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From the Fun Fact files, here is a Fun Fact at the Easy level:

# Goldbach's Conjecture

Here's a famous unsolved problem: is every even number greater than 2 the sum of 2 primes?

The Goldbach conjecture, dating from 1742, says that the answer is yes.

Some simple examples:
4=2+2, 6=3+3, 8=3+5, 10=3+7, ..., 100=53+47, ...

What is known so far:
Schnirelmann(1930): There is some N such that every number from some point onwards can be written as the sum of at most N primes.
Vinogradov(1937): Every odd number from some point onwards can be written as the sum of 3 primes.
Chen(1966): Every sufficiently large even integer is the sum of a prime and an "almost prime" (a number with at most 2 prime factors).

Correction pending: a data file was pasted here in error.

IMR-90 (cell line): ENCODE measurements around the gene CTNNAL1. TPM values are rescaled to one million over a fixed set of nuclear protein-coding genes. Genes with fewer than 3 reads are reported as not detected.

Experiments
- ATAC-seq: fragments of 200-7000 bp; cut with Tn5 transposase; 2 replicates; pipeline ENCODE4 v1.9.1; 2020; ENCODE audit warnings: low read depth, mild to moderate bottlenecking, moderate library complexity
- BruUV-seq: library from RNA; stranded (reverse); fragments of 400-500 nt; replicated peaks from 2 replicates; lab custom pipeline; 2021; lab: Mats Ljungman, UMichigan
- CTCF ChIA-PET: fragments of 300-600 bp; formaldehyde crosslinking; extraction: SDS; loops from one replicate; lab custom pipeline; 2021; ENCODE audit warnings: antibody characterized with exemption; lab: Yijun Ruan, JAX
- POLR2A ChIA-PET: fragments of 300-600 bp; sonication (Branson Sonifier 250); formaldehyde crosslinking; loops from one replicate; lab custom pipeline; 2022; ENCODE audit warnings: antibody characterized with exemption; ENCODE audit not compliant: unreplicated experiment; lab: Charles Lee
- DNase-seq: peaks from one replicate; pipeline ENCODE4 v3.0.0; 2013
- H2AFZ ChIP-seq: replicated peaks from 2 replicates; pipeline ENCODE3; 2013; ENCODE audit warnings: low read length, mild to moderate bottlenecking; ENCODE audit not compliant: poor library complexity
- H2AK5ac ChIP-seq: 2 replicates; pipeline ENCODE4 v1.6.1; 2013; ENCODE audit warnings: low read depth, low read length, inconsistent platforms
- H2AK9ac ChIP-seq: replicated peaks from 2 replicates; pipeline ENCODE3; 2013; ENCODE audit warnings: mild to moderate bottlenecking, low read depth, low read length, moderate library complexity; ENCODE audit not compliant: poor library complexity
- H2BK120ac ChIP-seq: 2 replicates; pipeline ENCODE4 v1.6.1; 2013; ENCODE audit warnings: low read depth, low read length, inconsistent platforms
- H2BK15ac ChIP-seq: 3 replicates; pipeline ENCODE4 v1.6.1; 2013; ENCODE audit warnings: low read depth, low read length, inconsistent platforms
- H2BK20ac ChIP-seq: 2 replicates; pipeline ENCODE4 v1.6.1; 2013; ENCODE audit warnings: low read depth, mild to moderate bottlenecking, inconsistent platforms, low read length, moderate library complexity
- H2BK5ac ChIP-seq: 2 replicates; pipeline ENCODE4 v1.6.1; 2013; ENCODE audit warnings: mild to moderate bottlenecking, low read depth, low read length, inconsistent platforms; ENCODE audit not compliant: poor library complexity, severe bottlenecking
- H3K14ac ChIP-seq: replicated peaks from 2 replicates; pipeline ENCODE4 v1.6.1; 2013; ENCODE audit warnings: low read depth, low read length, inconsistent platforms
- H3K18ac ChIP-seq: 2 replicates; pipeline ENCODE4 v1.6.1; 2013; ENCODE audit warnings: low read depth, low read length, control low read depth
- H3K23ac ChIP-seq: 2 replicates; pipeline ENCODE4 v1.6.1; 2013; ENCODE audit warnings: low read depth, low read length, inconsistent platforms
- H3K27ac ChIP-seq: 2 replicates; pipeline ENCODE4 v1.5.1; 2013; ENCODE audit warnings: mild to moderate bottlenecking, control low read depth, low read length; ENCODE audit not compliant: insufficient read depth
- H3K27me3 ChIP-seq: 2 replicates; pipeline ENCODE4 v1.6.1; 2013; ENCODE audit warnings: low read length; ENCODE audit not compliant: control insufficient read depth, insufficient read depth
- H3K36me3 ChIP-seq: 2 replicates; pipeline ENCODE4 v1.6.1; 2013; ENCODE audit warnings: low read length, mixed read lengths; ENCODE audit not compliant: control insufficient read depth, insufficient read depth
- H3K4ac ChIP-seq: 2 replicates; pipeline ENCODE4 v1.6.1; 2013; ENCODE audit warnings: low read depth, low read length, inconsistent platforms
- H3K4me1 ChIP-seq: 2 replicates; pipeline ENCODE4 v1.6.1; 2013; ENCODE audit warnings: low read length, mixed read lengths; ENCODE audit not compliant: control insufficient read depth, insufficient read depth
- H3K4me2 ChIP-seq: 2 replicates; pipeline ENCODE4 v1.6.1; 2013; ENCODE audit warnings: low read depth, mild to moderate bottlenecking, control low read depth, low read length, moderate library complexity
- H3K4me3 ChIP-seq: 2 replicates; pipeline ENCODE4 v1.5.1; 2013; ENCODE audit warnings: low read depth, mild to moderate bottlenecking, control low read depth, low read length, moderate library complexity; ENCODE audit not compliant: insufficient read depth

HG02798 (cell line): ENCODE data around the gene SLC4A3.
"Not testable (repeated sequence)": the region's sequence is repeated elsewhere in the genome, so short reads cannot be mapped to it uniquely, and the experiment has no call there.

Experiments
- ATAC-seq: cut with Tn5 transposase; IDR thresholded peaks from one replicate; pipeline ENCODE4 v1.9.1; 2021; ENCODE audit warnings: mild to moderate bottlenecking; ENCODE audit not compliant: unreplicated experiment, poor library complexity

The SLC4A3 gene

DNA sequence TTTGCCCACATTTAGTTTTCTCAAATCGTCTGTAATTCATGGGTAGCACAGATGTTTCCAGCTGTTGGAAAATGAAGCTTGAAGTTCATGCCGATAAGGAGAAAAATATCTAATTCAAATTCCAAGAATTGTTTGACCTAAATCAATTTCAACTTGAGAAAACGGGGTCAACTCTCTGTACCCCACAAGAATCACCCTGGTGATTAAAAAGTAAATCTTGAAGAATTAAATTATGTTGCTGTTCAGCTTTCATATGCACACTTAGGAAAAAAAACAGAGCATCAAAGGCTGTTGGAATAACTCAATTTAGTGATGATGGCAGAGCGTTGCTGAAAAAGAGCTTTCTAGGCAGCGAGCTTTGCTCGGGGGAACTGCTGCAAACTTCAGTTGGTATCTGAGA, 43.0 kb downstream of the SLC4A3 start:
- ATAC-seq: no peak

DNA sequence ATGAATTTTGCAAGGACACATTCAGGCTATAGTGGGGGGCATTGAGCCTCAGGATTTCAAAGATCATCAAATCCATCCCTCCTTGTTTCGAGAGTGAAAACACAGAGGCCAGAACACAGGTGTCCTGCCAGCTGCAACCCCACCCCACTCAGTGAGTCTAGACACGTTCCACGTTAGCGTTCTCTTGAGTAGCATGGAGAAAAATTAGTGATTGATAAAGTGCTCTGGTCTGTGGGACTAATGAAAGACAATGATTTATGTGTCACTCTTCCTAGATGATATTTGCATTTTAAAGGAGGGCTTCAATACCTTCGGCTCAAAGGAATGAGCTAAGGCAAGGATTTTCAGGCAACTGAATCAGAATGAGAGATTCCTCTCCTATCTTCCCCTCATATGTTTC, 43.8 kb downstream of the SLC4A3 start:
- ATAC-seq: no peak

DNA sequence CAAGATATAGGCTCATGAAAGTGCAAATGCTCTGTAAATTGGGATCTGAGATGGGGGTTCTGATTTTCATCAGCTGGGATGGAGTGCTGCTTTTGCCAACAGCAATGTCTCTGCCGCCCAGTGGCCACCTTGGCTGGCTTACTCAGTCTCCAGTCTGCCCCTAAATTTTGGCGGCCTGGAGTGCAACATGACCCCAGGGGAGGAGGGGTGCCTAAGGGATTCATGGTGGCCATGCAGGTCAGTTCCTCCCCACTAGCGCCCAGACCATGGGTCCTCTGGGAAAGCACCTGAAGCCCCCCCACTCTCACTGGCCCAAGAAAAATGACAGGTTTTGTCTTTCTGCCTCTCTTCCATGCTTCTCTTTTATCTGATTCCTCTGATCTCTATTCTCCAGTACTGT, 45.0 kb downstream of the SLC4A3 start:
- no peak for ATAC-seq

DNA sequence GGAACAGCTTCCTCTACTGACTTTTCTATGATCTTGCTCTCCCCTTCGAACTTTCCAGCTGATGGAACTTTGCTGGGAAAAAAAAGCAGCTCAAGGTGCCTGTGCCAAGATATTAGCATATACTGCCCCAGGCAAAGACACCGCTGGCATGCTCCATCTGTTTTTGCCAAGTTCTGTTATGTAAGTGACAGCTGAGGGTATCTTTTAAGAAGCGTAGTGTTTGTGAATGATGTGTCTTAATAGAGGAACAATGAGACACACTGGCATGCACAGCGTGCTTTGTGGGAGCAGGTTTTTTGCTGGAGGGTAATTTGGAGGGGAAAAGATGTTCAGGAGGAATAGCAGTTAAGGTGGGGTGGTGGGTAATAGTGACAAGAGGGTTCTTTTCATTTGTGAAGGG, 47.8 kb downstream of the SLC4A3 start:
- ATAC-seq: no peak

See the reference for more details.

Presentation Suggestions:
Have students suggest answers for the first few even numbers.

The Math Behind the Fact:
This conjecture has been numerically verified for all even numbers up to several million. But that doesn't make it true for all N... see Large Counterexample for an example of a conjecture whose first counterexample occurs for very large N.

Su, Francis E., et al. "Goldbach's Conjecture." Math Fun Facts. <http://www.math.hmc.edu/funfacts>.

References:
Paulo Ribenboim, The Little Book of Big Primes, Springer-Verlag, 1991, pp.154-155.

Keywords:    unsolved problem, number theory
Subjects:    number theory
Level:    Easy
Fun Fact suggested by:   Lesley Ward
Suggestions? Use this form.
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